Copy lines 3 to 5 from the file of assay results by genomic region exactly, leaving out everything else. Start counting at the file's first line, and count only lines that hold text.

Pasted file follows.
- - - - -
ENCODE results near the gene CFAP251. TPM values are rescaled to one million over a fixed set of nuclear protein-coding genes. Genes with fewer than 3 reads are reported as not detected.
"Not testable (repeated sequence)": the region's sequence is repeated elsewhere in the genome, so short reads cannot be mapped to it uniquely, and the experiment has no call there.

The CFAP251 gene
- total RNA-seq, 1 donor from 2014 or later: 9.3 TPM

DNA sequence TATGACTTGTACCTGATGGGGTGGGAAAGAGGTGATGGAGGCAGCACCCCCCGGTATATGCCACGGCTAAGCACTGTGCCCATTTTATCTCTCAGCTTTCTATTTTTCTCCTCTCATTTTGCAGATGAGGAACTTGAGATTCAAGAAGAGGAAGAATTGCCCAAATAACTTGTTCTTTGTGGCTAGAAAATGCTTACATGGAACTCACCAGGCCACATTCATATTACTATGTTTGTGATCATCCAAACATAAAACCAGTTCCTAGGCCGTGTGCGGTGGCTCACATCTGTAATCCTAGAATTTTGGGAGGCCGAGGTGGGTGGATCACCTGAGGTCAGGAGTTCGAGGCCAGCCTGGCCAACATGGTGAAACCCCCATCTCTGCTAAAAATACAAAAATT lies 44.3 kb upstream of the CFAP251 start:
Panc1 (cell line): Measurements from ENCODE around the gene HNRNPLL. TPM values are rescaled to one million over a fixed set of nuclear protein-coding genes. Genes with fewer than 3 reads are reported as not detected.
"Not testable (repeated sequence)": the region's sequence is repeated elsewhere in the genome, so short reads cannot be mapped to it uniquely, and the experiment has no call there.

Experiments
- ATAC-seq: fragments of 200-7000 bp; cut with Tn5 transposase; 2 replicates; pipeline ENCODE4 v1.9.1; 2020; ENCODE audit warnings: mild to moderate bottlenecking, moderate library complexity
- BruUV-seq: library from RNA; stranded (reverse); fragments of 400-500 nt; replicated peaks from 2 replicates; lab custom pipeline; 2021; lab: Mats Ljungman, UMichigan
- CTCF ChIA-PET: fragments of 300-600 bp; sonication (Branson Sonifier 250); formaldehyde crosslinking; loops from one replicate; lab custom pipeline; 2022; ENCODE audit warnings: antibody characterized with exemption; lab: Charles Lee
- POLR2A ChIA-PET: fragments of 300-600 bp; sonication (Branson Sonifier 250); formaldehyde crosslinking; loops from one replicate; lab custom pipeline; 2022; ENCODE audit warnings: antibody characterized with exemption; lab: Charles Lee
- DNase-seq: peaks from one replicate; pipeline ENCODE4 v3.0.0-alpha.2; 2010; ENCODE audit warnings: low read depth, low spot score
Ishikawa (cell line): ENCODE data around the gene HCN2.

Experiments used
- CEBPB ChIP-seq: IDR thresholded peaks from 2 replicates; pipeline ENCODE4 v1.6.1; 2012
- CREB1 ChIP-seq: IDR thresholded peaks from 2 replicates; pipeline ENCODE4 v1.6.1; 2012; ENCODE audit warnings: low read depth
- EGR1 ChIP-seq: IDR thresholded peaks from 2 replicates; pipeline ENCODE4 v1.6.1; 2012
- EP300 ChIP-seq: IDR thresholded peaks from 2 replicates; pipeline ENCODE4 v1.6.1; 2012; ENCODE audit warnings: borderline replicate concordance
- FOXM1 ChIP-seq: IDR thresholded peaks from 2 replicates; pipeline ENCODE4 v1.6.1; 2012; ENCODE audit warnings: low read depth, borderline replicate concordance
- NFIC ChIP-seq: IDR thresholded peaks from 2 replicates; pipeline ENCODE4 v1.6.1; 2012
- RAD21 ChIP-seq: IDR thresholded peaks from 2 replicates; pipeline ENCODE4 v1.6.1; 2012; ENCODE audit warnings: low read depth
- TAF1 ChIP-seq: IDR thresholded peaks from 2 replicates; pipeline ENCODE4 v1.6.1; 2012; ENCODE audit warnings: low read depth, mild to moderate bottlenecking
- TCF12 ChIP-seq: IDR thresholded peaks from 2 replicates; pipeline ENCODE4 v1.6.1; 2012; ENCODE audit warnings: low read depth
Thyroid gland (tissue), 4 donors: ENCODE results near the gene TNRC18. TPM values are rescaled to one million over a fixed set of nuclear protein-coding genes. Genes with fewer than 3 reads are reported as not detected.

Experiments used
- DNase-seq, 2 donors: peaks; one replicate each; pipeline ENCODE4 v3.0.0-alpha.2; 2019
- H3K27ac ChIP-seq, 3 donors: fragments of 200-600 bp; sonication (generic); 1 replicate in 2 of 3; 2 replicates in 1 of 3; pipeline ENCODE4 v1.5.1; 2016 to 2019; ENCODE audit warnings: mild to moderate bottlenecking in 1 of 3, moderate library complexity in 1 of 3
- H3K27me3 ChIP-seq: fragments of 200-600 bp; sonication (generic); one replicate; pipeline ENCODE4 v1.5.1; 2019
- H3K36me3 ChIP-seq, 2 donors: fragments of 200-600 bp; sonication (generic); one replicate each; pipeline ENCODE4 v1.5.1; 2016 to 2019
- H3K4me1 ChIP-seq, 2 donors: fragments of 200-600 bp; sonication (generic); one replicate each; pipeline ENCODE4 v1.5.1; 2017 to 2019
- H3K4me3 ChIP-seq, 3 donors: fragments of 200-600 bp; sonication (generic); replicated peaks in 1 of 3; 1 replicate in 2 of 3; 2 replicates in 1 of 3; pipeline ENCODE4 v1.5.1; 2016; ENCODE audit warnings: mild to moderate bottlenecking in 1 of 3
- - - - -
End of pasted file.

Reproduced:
The CFAP251 gene
- total RNA-seq, 1 donor from 2014 or later: 9.3 TPM

DNA sequence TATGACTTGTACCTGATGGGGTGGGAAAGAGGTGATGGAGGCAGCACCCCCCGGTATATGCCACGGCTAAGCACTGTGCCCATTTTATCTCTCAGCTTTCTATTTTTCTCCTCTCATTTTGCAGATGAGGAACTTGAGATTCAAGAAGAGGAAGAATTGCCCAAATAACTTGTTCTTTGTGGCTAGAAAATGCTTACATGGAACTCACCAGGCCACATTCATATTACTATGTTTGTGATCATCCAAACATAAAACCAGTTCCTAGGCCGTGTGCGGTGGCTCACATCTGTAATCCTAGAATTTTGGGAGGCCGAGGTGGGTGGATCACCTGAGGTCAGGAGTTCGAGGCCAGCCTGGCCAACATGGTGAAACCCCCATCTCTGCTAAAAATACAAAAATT lies 44.3 kb upstream of the CFAP251 start: